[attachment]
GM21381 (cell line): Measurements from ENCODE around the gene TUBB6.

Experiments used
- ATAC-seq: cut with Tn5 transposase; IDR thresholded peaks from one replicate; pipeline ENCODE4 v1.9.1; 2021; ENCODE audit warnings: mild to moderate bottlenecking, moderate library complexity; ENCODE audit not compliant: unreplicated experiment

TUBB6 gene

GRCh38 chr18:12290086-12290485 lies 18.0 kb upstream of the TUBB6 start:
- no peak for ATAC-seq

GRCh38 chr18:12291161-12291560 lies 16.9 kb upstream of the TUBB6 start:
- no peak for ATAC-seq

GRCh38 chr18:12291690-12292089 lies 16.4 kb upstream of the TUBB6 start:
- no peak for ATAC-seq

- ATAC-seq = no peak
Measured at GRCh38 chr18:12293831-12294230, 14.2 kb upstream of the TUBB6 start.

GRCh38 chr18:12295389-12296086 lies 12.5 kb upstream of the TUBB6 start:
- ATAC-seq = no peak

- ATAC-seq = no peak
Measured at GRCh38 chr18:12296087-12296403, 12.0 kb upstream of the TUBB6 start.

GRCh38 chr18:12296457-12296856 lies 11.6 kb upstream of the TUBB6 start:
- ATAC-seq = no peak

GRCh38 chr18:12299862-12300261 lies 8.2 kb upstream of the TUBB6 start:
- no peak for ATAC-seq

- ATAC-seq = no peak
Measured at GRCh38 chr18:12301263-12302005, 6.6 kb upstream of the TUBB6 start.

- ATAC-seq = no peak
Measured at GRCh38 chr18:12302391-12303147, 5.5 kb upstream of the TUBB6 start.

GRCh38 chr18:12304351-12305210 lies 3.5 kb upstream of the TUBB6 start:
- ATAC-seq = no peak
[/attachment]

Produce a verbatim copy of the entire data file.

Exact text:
GM21381 (cell line): Measurements from ENCODE around the gene TUBB6.

Experiments used
- ATAC-seq: cut with Tn5 transposase; IDR thresholded peaks from one replicate; pipeline ENCODE4 v1.9.1; 2021; ENCODE audit warnings: mild to moderate bottlenecking, moderate library complexity; ENCODE audit not compliant: unreplicated experiment

TUBB6 gene

GRCh38 chr18:12290086-12290485 lies 18.0 kb upstream of the TUBB6 start:
- no peak for ATAC-seq

GRCh38 chr18:12291161-12291560 lies 16.9 kb upstream of the TUBB6 start:
- no peak for ATAC-seq

GRCh38 chr18:12291690-12292089 lies 16.4 kb upstream of the TUBB6 start:
- no peak for ATAC-seq

- ATAC-seq = no peak
Measured at GRCh38 chr18:12293831-12294230, 14.2 kb upstream of the TUBB6 start.

GRCh38 chr18:12295389-12296086 lies 12.5 kb upstream of the TUBB6 start:
- ATAC-seq = no peak

- ATAC-seq = no peak
Measured at GRCh38 chr18:12296087-12296403, 12.0 kb upstream of the TUBB6 start.

GRCh38 chr18:12296457-12296856 lies 11.6 kb upstream of the TUBB6 start:
- ATAC-seq = no peak

GRCh38 chr18:12299862-12300261 lies 8.2 kb upstream of the TUBB6 start:
- no peak for ATAC-seq

- ATAC-seq = no peak
Measured at GRCh38 chr18:12301263-12302005, 6.6 kb upstream of the TUBB6 start.

- ATAC-seq = no peak
Measured at GRCh38 chr18:12302391-12303147, 5.5 kb upstream of the TUBB6 start.

GRCh38 chr18:12304351-12305210 lies 3.5 kb upstream of the TUBB6 start:
- ATAC-seq = no peak